A Maltese woman has died from coronavirus after she is suspected of having contracted it in a London hospital, her brother has said.

Rosalie Freestone-Bayes, 77, had diabetes and high blood pressure but was otherwise healthy.

Her brother, Frank Portelli, a former president of the Nationalist Party, spoke out about the family's grief to warn people that the virus can kill.   

“She did not have any serious medical conditions and I strongly suspect she contracted the virus when she went to the hospital for some heart-related tests and it just tipped her over," he told Times of Malta

"Let this serve as a lesson that people who are over 60 years old and have any slight medical condition like diabetes or high blood pressure, it can kill, as it did to my sister,” he said. 

'She died in isolation'

He described his sister as a jovial person. She attended St Joseph School in Blata l-Bajda and Sliema and taught music in various government schools and St Patrick’s School in Sliema. One of her students contacted Portelli recently to ask how he could help when she was very ill. 

“She used to love visiting patients in hospital but she died alone as she was in isolation and not even her two children could visit her. That’s the irony of life.”

He said he last spoke to his sister via messager around six days ago, before she was sedated and eventually in a coma. “The last thing she told me was that she loved us dearly,” Portelli said, fighting hard not to be overtaken by his emotions.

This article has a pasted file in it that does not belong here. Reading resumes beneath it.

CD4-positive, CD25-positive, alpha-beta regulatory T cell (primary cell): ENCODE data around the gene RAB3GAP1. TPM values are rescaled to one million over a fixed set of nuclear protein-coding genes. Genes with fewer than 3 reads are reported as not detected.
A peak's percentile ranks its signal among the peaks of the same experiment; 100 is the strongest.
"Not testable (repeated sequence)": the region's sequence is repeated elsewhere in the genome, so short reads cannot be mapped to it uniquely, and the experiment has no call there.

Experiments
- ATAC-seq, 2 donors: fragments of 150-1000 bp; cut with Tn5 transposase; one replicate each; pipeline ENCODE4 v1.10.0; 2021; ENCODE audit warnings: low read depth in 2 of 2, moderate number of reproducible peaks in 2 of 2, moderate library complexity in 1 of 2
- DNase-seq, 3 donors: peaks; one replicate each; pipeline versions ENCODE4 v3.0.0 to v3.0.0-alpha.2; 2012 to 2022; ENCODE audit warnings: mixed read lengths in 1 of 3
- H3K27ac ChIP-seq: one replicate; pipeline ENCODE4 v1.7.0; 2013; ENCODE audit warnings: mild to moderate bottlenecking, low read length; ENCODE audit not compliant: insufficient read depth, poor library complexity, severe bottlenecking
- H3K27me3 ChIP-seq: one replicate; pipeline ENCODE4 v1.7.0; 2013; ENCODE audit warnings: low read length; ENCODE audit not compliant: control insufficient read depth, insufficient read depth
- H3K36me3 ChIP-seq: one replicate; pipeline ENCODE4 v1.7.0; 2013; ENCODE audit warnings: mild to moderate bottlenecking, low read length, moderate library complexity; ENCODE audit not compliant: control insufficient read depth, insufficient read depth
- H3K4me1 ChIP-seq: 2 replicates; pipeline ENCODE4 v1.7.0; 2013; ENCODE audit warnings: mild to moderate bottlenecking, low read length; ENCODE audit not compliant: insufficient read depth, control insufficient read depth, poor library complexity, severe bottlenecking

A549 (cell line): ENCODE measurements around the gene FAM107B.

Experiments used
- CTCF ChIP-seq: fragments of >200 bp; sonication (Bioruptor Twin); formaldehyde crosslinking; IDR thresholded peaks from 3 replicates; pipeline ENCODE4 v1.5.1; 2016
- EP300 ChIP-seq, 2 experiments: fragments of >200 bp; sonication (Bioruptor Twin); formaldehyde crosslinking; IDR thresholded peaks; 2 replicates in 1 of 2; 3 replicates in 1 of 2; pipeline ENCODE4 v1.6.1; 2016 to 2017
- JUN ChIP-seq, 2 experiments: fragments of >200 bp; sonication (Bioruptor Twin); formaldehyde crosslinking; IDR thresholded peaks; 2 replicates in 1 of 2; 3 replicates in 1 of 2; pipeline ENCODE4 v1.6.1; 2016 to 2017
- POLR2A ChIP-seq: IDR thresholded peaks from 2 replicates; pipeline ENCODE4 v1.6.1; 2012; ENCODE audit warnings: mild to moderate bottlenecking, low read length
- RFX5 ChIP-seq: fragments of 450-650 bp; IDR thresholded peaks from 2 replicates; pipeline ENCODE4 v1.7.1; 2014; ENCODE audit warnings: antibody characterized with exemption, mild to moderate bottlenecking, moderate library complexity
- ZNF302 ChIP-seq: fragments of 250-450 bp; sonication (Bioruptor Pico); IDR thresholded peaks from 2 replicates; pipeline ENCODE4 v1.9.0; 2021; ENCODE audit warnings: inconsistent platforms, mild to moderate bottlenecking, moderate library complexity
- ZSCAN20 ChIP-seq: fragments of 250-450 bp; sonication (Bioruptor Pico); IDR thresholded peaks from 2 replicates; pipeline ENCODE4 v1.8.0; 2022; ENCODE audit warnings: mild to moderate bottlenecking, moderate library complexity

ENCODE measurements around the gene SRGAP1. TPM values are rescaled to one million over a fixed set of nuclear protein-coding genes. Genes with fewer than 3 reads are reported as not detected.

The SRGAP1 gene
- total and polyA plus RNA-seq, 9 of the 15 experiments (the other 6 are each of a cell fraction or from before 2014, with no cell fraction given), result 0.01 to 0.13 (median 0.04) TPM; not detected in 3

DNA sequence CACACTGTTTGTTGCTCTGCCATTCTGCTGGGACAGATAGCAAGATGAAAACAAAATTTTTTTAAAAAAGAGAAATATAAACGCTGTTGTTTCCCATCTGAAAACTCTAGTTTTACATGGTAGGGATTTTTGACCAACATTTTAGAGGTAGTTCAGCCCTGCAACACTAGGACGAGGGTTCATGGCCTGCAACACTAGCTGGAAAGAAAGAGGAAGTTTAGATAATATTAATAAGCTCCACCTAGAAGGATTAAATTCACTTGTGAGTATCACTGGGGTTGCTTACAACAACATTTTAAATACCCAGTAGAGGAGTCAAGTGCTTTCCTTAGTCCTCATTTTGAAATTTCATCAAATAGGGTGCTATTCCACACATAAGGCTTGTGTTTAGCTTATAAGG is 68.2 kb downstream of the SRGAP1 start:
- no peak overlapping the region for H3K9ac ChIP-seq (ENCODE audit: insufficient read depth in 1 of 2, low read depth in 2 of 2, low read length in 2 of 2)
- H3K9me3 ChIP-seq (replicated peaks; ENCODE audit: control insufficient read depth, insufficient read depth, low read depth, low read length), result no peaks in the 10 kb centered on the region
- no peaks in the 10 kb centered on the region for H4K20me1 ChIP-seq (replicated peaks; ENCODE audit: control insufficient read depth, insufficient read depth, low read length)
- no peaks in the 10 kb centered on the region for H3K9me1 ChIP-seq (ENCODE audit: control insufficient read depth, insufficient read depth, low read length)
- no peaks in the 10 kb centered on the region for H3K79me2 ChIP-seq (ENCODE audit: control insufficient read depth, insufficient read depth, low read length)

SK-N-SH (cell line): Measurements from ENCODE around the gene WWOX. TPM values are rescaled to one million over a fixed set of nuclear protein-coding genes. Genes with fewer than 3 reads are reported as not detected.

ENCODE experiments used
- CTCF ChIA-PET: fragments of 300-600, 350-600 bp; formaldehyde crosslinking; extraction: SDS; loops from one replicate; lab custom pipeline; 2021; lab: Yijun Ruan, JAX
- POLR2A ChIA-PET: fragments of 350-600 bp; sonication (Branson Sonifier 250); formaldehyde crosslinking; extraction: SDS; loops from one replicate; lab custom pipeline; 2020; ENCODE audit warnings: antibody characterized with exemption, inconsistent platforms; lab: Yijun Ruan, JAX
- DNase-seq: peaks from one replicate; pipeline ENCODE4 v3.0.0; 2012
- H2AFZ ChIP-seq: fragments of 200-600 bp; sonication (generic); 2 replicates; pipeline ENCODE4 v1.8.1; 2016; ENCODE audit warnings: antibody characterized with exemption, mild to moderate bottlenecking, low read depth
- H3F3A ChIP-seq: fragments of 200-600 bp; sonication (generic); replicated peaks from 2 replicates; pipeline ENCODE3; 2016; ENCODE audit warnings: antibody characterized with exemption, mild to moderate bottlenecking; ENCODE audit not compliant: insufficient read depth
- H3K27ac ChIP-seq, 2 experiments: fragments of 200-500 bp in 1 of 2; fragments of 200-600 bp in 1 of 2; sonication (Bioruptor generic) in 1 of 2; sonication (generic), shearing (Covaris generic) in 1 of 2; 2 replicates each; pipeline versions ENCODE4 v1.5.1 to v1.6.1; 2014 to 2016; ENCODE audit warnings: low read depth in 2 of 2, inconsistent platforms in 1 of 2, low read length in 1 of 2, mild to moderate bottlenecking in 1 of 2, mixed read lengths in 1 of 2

Freestone-Bayes lived in Malta for most of her life. She was married to Gilbert, a scientist, but was widowed two years ago. 

'This virus is not forgiving'  

Portelli, a doctor by profession, said that tests so far have found that people with high blood pressure are more prone to contracting the virus. Those who smoke are also vulnerable.

“We really need to take this seriously. The virus does not look at who the person is. It just attacks in the person’s weakest points. It attacked people like UK Prime Minister Boris Johnston and Prince Charles and so it can attack anyone. No one is invincible.

“Apart from my sister, I know of another two Maltese who died after contracting COVID-19. A 66-year-old woman who was my sister’s friend and who died in a London hospital too and a man who died in Spain. This virus is not forgiving, and we cannot underestimate it,” he stressed. 

He said that Maltese need to take the virus threat seriously as "it's getting out of hand". He said he was deeply concerned that infected people were being kept in different places such as Mater Dei, Mount Carmel Hospital, St Thomas Hospital, Boffa and the ─Žal Far open centre. 

"They should all be in the same place if we want to control it. Otherwise, it's going to get out of hand and we cannot afford it. God forbid it manages to find its way into an old people's home because we'd have lots of deaths," he said.  

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